By Ray Schultz
In yet another sickening case of airline brutality, two travelers were forced to put their dog—a sort-nosed French bulldog who probably couldn’t breathe all that well—into a closed overhead bin, where the frightened puppy barked for two hours then died
United should be sued for millions, and the flight attendant who performed that stunt should be fired.
This is the same airline on which officers dragged a passenger off because he refused to surrender a seat he had paid for, and almost beat him to a pulp.
Now one may wonder: Why did the family with the dog comply with this demand? Personally, I would have said, “Land the plane. Arrest me. You’re not touching my dog.”
Based on what I’ve seen in TV news reports, this was a case of bullying of people who seemed vulnerable. Let’s not blame the victims.
It is, of course, only one episode. No matter how many airline miles people wrack up, the service is terrible on planes, the seats are cramped and the help is often rude.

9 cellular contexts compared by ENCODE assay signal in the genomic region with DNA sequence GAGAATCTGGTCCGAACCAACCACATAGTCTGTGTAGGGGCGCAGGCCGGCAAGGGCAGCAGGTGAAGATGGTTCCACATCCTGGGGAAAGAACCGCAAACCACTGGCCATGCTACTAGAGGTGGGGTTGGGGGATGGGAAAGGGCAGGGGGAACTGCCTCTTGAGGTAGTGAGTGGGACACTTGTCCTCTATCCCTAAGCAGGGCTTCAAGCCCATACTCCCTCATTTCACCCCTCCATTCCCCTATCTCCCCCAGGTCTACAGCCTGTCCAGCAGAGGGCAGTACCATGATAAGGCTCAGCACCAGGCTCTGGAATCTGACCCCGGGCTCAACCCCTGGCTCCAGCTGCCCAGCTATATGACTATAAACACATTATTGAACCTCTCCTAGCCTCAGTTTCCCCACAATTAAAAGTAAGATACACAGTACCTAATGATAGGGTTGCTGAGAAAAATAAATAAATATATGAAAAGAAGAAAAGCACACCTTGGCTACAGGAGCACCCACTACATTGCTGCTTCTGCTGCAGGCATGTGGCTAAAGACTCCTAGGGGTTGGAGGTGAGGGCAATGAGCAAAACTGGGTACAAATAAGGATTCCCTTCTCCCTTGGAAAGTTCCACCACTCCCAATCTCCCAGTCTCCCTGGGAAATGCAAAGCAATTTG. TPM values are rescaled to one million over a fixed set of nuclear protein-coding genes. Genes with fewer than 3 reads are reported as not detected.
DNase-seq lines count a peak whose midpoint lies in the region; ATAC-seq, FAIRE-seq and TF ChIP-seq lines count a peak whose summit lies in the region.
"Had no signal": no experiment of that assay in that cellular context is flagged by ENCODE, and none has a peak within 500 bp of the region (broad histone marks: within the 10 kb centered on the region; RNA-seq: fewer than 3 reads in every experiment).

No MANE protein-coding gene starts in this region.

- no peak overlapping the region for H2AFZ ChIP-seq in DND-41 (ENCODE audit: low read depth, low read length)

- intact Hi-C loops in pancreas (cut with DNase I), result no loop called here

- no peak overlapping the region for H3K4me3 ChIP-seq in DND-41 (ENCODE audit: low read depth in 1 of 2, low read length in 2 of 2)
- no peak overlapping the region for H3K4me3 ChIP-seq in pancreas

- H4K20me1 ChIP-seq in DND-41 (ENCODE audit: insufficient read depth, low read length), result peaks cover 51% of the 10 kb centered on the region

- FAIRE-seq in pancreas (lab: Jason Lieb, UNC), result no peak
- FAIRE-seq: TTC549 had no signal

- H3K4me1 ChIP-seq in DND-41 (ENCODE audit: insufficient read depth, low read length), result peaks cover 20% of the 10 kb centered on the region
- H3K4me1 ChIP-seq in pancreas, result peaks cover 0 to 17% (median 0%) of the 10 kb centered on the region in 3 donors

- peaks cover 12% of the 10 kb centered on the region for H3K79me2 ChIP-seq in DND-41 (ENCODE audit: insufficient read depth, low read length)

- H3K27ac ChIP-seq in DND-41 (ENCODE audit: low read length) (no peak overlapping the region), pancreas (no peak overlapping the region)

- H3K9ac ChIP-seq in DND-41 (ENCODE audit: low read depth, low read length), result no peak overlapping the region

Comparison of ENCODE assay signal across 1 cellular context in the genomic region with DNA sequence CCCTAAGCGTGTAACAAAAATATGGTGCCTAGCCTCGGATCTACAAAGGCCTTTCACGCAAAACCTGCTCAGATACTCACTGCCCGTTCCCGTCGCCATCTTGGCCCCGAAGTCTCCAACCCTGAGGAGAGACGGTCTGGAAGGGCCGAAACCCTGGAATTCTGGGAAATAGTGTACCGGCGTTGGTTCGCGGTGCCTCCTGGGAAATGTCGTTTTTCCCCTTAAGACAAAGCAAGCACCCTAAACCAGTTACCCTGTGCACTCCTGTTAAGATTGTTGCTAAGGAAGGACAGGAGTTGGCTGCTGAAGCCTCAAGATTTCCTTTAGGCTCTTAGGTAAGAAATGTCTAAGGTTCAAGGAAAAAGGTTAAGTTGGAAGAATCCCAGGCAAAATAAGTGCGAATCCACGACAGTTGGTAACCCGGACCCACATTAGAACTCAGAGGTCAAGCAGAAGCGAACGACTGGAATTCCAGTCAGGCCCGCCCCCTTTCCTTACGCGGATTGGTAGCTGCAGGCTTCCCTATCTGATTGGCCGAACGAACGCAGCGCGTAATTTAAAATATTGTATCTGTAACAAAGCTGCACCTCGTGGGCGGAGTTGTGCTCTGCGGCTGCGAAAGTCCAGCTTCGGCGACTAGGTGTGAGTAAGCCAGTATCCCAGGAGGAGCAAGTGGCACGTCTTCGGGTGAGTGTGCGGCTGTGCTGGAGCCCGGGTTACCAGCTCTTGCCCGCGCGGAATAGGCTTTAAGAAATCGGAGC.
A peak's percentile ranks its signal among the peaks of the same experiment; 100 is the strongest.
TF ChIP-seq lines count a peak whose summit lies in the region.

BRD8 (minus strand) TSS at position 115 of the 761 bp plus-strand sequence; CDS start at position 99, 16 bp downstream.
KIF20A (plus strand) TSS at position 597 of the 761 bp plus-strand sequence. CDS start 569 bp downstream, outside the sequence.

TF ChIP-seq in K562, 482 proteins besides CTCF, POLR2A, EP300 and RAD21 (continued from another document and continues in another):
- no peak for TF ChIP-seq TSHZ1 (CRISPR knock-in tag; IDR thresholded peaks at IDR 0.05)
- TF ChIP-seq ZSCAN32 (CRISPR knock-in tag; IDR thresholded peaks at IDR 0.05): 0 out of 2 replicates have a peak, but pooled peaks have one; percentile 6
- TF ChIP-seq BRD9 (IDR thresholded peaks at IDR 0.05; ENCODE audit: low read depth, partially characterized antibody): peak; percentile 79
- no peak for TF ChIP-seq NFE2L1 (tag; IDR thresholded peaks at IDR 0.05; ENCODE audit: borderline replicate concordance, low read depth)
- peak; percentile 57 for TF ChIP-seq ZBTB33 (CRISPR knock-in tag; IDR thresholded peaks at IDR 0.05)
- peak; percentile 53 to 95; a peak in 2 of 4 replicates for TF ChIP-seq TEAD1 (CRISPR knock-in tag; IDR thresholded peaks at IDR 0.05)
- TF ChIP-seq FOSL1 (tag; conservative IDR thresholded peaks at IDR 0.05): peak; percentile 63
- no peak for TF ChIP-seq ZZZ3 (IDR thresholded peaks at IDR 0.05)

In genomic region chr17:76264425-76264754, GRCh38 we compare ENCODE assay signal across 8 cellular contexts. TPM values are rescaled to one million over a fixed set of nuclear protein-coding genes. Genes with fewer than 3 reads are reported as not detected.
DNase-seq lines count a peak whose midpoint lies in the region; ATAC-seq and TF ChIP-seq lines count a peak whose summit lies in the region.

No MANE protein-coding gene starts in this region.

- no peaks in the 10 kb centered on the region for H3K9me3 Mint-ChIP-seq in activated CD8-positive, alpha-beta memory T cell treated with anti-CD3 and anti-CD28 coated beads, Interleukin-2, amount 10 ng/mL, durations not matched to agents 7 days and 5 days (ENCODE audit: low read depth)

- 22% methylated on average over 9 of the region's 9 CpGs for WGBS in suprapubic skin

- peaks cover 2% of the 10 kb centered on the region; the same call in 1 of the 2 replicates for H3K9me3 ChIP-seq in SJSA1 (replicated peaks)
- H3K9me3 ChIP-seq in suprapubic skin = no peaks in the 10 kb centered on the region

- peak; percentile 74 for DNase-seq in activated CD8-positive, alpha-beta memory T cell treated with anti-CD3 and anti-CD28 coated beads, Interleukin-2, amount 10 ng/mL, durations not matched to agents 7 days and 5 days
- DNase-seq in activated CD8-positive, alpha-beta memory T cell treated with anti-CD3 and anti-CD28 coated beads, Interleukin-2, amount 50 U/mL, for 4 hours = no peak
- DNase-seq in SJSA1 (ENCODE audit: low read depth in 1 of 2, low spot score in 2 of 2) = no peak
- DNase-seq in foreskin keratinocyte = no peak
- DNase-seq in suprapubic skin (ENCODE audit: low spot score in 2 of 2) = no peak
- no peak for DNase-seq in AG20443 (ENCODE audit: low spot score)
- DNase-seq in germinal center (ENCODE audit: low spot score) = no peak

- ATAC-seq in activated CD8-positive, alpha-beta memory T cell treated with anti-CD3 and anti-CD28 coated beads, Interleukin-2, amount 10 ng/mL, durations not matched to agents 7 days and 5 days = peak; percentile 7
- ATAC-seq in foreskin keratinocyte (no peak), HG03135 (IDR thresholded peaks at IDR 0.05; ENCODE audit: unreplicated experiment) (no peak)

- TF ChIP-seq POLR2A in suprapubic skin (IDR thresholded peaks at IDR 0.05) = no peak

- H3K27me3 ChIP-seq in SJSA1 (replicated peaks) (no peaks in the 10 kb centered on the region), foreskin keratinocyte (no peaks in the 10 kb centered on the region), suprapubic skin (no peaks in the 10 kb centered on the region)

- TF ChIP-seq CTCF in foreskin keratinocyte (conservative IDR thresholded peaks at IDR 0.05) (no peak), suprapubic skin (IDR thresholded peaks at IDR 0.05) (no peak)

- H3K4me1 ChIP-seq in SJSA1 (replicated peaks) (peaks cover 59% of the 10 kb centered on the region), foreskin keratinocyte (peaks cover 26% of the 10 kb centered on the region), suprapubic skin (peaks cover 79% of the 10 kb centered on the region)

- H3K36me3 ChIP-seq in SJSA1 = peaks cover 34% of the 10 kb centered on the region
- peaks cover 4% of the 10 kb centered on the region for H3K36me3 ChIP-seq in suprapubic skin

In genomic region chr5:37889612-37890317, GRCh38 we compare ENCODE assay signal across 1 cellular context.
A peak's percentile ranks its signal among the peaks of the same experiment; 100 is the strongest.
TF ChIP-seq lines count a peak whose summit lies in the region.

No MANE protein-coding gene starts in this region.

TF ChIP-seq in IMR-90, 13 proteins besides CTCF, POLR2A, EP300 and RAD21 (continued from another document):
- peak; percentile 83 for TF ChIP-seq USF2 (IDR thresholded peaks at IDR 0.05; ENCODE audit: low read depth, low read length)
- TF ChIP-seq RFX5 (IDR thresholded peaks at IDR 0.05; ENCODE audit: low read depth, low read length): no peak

Yeah, I know, drunken passengers sometimes cause disturbances and physically attack flight attendants.
But most of us don’t—we quietly endure the torture. And most of our dogs don’t nip. Yet we stand to get arrested for terrorism if we even complain that the coffee is cold.
No wonder some of us would rather take Amtrak when we can.
I’m tired of these blogs in which flight attendants list the things you should never ask them.
Rubbish, I’ll ask them anything I want, and it’s their problem if it aggravates them. It’s their job to serve passengers. To paraphrase a character in Godfather II, it’s the business they chose.